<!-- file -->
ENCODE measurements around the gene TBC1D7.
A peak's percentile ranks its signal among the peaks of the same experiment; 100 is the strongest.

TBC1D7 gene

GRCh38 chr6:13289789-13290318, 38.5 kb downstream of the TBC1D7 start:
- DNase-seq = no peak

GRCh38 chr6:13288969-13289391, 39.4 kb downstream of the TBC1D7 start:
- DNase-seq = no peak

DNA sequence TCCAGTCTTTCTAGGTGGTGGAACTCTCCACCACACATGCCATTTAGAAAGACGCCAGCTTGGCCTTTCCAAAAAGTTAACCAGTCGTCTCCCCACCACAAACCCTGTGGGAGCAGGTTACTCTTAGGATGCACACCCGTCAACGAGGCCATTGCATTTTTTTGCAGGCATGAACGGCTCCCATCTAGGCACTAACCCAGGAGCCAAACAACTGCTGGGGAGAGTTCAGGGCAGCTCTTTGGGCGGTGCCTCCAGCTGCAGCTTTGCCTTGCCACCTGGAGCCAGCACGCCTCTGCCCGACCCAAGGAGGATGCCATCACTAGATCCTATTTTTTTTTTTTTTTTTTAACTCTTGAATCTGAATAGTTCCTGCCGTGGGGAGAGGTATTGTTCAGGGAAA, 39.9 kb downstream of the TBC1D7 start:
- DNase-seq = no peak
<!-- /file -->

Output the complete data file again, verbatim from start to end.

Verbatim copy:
ENCODE measurements around the gene TBC1D7.
A peak's percentile ranks its signal among the peaks of the same experiment; 100 is the strongest.

TBC1D7 gene

GRCh38 chr6:13289789-13290318, 38.5 kb downstream of the TBC1D7 start:
- DNase-seq = no peak

GRCh38 chr6:13288969-13289391, 39.4 kb downstream of the TBC1D7 start:
- DNase-seq = no peak

DNA sequence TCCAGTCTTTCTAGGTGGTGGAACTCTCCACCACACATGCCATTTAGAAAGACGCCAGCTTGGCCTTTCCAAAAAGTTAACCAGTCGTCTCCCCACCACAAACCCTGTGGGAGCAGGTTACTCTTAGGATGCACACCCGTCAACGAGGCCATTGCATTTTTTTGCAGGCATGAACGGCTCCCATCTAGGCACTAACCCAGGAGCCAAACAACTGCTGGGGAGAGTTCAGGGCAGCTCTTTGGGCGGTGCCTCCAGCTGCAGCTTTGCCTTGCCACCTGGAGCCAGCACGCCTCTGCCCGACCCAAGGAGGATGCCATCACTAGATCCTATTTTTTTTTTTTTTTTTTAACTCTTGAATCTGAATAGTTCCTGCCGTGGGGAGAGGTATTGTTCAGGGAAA, 39.9 kb downstream of the TBC1D7 start:
- DNase-seq = no peak